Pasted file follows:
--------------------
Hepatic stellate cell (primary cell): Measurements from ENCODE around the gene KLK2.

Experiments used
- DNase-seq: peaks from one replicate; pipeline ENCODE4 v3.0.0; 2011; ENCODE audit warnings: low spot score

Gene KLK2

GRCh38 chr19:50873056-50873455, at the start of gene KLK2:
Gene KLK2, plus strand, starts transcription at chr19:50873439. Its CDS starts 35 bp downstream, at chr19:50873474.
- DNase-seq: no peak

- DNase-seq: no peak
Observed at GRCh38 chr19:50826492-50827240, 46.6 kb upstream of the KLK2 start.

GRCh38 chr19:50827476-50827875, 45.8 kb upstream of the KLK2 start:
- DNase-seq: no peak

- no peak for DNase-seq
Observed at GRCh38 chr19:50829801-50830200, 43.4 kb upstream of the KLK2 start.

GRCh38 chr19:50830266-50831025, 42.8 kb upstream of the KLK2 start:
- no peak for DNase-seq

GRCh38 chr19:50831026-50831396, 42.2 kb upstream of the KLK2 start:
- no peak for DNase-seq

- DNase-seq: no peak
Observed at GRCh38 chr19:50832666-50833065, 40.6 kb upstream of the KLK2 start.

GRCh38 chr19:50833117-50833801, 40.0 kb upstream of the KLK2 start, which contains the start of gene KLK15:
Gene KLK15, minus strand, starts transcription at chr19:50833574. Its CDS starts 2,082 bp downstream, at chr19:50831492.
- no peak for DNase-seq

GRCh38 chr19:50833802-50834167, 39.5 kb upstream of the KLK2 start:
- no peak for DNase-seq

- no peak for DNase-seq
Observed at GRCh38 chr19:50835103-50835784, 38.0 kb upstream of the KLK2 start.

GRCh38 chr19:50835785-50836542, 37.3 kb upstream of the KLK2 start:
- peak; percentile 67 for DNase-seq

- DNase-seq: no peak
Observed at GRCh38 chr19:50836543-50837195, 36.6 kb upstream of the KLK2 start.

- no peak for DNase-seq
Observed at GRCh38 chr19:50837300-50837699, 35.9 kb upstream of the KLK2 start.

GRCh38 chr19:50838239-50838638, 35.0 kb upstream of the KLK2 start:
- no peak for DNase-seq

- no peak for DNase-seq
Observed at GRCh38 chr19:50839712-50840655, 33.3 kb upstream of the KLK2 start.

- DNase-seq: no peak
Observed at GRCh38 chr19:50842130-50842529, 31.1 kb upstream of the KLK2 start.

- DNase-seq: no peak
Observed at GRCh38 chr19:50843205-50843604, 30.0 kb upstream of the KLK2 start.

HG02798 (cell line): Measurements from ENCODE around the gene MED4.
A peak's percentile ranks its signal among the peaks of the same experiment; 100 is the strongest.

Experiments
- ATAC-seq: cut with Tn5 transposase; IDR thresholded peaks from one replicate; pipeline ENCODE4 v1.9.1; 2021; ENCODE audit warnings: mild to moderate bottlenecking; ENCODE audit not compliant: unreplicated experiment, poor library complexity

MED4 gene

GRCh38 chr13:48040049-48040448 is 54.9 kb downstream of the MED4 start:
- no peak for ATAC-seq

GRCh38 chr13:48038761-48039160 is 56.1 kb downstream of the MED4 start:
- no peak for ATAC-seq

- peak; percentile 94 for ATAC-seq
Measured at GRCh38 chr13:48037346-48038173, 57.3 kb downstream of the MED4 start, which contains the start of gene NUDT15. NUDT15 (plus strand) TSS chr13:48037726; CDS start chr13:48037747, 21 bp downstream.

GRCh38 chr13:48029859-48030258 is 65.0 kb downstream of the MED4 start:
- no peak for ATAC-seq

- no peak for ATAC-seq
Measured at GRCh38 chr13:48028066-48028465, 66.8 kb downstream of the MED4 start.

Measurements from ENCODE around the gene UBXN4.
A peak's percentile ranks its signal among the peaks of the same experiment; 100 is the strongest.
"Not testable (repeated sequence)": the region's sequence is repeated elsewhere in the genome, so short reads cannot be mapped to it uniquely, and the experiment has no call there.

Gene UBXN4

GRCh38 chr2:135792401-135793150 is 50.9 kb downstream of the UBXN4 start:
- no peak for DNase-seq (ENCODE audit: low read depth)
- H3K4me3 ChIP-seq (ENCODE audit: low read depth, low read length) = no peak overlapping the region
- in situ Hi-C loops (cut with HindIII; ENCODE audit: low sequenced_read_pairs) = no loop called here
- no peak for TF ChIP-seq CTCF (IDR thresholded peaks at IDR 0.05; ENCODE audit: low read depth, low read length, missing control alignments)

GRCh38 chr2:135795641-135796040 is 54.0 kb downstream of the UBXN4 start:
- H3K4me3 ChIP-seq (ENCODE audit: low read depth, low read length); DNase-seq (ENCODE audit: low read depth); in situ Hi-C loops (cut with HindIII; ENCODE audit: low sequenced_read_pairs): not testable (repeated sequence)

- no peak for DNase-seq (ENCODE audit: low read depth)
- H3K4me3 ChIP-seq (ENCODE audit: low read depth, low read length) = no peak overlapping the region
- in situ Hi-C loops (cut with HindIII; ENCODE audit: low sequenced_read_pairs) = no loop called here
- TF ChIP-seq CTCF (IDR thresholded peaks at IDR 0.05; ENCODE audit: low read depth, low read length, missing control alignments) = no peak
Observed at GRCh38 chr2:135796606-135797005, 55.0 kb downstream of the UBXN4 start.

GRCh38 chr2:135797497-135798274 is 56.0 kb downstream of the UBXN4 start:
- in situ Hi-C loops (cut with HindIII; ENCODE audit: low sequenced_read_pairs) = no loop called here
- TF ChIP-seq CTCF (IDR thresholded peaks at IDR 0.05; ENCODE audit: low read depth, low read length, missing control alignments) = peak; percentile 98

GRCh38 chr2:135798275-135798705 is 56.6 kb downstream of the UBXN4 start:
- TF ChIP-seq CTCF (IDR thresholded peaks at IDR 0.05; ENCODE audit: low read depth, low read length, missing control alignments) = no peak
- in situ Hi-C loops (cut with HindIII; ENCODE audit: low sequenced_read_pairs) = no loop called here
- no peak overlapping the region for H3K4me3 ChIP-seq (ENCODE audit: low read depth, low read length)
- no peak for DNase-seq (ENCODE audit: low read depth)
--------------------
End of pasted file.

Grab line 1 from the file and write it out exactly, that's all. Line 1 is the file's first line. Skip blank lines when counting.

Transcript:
Hepatic stellate cell (primary cell): Measurements from ENCODE around the gene KLK2.